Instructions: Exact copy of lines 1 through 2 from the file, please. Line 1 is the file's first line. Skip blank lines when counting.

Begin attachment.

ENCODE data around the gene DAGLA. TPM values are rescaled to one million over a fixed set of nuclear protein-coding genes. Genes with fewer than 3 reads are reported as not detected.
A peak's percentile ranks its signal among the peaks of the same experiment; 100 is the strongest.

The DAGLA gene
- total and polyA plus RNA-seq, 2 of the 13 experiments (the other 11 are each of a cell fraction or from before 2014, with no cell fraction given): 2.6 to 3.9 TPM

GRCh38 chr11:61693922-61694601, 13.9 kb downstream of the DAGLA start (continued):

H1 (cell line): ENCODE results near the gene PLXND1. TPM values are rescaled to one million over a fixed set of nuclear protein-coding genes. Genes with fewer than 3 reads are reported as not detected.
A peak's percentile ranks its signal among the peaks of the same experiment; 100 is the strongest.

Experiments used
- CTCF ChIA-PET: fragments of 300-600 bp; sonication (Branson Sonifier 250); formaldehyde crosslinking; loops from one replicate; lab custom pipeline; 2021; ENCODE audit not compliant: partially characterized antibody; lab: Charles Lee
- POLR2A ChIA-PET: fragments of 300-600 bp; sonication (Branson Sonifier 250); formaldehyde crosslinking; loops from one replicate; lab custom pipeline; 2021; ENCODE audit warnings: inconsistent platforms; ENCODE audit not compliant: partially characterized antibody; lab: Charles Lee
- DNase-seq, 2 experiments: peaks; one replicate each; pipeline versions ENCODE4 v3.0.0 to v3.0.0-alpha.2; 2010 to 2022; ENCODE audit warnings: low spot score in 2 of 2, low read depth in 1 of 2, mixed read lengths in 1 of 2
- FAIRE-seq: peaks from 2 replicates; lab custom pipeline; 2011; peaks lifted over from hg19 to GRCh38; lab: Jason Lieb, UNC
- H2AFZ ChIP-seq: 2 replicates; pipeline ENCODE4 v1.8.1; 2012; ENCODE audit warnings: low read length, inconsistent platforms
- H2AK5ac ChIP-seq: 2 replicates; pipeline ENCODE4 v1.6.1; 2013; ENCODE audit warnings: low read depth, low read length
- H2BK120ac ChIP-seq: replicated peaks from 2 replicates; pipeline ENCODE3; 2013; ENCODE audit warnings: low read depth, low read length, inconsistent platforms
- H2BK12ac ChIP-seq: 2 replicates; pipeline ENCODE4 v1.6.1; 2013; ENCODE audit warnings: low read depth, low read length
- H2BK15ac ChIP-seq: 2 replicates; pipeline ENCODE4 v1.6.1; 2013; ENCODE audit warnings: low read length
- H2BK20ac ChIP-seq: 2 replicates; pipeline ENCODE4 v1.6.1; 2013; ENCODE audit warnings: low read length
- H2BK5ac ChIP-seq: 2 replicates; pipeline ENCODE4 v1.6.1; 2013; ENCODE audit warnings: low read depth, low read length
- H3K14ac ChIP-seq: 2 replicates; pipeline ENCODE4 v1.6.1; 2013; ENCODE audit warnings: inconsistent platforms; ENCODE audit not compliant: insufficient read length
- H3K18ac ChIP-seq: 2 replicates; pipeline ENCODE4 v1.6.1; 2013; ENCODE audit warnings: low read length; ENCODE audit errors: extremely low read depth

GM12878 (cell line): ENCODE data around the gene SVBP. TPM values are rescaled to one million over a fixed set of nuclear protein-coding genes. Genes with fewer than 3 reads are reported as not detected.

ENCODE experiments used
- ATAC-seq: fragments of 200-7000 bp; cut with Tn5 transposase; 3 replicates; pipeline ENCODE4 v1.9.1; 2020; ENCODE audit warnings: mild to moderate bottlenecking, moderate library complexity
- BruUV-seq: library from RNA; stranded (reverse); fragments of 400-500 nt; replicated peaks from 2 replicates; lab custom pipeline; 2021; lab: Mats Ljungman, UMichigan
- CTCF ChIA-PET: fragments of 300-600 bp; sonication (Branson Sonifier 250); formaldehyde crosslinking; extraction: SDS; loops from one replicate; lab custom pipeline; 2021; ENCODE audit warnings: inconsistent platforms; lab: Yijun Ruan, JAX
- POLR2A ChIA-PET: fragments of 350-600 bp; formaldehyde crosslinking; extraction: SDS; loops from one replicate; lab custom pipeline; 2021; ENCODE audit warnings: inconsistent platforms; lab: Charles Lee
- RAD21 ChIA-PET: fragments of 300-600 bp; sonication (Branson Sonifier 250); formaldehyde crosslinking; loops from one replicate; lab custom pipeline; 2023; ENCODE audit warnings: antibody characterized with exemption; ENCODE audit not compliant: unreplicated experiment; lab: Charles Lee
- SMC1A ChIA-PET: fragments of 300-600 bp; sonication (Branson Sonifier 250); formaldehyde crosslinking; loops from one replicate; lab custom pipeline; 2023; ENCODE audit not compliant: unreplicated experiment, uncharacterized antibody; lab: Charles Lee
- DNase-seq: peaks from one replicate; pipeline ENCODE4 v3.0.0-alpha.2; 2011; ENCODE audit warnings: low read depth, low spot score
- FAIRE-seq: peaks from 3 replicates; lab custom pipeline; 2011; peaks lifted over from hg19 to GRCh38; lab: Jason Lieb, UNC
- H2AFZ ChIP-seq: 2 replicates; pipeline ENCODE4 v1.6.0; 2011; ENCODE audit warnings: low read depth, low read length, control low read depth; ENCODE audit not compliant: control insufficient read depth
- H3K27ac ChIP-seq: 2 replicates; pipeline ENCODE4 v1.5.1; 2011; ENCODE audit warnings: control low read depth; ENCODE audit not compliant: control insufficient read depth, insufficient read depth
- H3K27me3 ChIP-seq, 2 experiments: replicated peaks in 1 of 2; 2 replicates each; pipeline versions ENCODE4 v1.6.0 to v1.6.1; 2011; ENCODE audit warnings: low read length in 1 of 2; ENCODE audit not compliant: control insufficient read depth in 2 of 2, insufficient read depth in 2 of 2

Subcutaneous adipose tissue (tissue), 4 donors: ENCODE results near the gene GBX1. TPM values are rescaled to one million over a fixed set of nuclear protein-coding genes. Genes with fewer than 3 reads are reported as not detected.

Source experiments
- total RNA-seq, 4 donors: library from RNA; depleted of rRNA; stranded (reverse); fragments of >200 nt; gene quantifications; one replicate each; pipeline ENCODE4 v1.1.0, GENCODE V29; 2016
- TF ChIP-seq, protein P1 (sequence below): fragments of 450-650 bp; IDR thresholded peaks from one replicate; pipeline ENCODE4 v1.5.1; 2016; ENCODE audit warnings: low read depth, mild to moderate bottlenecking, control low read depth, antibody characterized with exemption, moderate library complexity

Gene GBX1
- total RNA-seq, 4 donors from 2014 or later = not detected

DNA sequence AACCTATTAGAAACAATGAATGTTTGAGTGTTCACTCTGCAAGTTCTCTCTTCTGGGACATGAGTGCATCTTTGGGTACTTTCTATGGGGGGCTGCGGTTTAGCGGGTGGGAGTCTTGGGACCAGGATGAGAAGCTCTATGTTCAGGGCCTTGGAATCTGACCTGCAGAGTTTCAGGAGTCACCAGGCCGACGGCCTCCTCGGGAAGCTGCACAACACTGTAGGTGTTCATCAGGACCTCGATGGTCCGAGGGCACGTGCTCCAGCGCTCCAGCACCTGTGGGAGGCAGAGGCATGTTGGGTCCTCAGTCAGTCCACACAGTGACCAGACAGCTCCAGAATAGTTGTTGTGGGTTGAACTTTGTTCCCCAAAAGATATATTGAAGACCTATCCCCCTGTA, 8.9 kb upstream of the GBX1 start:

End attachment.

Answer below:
ENCODE data around the gene DAGLA. TPM values are rescaled to one million over a fixed set of nuclear protein-coding genes. Genes with fewer than 3 reads are reported as not detected.
A peak's percentile ranks its signal among the peaks of the same experiment; 100 is the strongest.